Earnings Mobility and Origin Dependence: What can twins say together with nonparametric econometrics?
This study focuses on earnings immobility and its relation to the originin terms of both the social background and the initial position in the earnings distribution. Twin data is used to reveal the importance for the common background for immobility. A nonparametric technique is used to study if the immobility varies over the distribution. The results indicate strong immobility, an important effect of the background, and that these effects vary over the distribution. For the male monozygotic sample, the social background accounts for 71-88 percent of the immobility in deciles 3 to 7, where the background is found to be most important. The common background has its strongest impact in deciles 6 to 10 for the female sample, where these effects accounts for 66-77 percent of the immobility. Comparing results for monozygotic and dizygotic twins also indicate that genes play an important role in income immobility.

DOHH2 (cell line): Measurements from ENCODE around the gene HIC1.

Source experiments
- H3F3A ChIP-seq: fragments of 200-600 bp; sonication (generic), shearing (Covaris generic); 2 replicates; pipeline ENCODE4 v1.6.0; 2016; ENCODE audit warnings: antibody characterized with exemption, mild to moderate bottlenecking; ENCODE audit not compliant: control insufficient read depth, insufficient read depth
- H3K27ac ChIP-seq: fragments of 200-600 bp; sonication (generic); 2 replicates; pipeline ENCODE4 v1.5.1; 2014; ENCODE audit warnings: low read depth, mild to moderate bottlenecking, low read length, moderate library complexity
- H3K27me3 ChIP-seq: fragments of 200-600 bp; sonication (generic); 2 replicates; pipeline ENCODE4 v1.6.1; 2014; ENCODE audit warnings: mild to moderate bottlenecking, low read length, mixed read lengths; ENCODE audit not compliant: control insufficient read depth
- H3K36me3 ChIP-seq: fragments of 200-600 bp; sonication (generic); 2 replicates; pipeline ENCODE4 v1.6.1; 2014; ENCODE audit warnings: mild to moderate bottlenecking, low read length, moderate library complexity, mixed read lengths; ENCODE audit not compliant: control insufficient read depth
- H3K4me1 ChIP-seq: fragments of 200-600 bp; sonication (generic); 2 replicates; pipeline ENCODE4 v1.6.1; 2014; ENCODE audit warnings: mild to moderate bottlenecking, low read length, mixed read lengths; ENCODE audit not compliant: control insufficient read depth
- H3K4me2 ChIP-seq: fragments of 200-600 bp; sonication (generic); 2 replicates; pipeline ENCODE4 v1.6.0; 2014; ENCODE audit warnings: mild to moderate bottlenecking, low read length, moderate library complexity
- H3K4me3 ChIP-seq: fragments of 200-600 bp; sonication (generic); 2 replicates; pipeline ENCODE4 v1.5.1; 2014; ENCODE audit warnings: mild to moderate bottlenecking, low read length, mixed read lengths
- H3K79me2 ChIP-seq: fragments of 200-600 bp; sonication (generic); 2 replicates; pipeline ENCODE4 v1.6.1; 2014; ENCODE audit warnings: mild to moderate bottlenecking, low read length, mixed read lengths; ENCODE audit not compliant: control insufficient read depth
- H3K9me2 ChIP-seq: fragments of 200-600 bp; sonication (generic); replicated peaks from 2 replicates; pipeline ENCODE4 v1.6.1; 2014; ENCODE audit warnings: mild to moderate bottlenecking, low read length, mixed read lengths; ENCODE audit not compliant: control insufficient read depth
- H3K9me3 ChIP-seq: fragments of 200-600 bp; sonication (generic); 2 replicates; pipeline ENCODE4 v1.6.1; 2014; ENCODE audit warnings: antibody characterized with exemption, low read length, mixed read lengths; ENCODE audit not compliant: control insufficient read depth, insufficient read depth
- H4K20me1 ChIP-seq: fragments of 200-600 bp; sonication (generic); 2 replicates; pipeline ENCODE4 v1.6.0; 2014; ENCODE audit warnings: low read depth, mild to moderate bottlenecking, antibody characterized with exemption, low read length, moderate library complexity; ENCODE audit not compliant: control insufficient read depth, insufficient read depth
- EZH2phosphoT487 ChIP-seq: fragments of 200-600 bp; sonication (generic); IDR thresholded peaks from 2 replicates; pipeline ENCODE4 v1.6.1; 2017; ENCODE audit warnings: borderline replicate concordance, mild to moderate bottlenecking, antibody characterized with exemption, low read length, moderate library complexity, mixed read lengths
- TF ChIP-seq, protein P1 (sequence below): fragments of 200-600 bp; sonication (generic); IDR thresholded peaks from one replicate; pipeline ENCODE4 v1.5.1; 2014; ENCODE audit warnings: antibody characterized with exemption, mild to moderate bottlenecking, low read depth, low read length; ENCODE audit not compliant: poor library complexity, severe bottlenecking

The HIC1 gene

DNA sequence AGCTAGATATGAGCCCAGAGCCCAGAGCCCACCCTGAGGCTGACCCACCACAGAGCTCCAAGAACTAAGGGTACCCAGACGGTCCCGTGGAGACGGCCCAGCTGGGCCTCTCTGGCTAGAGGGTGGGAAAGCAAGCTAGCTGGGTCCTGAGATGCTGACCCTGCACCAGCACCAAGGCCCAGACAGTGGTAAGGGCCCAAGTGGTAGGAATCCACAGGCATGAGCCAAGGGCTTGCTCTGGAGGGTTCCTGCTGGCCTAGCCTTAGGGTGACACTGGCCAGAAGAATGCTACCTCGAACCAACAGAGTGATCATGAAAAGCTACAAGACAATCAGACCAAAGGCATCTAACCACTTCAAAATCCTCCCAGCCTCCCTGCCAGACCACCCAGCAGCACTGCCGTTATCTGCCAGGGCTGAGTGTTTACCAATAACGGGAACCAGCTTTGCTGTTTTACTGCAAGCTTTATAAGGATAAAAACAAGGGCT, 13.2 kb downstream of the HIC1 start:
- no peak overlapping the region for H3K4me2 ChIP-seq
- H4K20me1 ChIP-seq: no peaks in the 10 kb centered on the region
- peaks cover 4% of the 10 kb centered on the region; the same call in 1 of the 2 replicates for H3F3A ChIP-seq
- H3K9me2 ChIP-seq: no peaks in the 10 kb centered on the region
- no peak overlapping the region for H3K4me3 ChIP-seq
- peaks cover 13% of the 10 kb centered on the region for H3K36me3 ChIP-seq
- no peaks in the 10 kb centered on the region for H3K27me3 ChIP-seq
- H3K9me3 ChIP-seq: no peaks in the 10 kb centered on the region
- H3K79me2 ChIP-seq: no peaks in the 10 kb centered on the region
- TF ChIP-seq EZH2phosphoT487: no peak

|Date of creation:||24 Sep 2007|
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